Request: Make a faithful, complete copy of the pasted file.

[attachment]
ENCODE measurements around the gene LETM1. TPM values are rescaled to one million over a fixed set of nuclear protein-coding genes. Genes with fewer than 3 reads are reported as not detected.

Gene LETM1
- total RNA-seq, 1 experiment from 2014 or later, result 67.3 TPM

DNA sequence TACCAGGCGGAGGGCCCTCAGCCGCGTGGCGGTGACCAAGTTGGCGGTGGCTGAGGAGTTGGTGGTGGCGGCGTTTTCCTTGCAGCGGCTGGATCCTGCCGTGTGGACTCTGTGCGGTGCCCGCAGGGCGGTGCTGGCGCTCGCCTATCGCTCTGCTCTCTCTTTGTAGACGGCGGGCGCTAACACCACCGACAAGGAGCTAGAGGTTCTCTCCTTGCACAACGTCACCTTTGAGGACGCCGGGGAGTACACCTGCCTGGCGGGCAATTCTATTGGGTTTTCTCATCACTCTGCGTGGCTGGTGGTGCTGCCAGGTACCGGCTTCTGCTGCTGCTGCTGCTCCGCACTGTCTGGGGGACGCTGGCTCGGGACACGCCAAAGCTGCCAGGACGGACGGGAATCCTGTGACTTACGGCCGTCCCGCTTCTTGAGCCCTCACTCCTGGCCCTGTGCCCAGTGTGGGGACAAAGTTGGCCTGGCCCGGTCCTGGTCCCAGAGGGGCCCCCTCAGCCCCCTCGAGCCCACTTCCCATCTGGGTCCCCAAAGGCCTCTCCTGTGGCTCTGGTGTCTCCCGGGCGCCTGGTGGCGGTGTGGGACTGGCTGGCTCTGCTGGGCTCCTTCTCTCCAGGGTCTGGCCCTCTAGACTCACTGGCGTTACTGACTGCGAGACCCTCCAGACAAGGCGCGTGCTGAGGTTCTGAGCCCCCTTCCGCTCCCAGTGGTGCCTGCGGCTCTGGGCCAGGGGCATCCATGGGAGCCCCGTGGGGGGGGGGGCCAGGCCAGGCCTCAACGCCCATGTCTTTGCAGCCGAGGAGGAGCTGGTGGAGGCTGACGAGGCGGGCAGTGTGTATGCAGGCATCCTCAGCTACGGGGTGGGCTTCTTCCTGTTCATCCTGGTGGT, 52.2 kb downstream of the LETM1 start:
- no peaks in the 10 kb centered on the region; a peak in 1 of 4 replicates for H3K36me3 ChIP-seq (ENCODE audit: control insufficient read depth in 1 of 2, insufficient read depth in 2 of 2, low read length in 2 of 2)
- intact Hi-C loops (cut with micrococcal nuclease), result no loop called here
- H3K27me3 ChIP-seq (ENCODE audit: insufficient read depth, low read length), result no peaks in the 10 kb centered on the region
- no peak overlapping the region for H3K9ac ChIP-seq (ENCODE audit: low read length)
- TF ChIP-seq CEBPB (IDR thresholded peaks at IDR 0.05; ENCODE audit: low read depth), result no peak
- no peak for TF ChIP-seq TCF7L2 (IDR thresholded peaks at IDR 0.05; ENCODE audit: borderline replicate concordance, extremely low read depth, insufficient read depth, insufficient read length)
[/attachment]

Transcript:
ENCODE measurements around the gene LETM1. TPM values are rescaled to one million over a fixed set of nuclear protein-coding genes. Genes with fewer than 3 reads are reported as not detected.

Gene LETM1
- total RNA-seq, 1 experiment from 2014 or later, result 67.3 TPM

DNA sequence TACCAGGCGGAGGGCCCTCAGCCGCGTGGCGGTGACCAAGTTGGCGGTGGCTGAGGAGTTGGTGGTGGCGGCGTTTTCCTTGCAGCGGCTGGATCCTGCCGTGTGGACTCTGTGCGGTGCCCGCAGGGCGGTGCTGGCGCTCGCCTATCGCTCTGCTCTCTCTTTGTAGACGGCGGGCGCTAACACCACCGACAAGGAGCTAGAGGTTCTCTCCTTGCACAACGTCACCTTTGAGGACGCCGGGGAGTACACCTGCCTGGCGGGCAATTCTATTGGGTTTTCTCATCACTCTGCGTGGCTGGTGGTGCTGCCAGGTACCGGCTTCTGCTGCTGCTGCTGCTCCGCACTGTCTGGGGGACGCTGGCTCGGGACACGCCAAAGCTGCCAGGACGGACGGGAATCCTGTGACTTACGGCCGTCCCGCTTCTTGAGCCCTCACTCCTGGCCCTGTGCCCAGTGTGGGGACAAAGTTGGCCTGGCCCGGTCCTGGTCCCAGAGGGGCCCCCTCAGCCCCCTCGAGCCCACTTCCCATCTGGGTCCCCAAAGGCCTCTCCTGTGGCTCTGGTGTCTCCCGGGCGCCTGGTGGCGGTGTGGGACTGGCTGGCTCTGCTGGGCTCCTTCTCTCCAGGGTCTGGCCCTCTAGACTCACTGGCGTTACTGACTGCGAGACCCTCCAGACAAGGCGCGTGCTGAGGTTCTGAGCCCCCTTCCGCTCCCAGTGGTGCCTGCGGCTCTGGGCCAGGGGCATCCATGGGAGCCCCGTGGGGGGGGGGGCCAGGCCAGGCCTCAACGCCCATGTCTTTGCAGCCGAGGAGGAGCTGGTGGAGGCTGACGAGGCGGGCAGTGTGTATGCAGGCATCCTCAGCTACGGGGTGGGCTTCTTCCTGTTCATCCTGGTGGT, 52.2 kb downstream of the LETM1 start:
- no peaks in the 10 kb centered on the region; a peak in 1 of 4 replicates for H3K36me3 ChIP-seq (ENCODE audit: control insufficient read depth in 1 of 2, insufficient read depth in 2 of 2, low read length in 2 of 2)
- intact Hi-C loops (cut with micrococcal nuclease), result no loop called here
- H3K27me3 ChIP-seq (ENCODE audit: insufficient read depth, low read length), result no peaks in the 10 kb centered on the region
- no peak overlapping the region for H3K9ac ChIP-seq (ENCODE audit: low read length)
- TF ChIP-seq CEBPB (IDR thresholded peaks at IDR 0.05; ENCODE audit: low read depth), result no peak
- no peak for TF ChIP-seq TCF7L2 (IDR thresholded peaks at IDR 0.05; ENCODE audit: borderline replicate concordance, extremely low read depth, insufficient read depth, insufficient read length)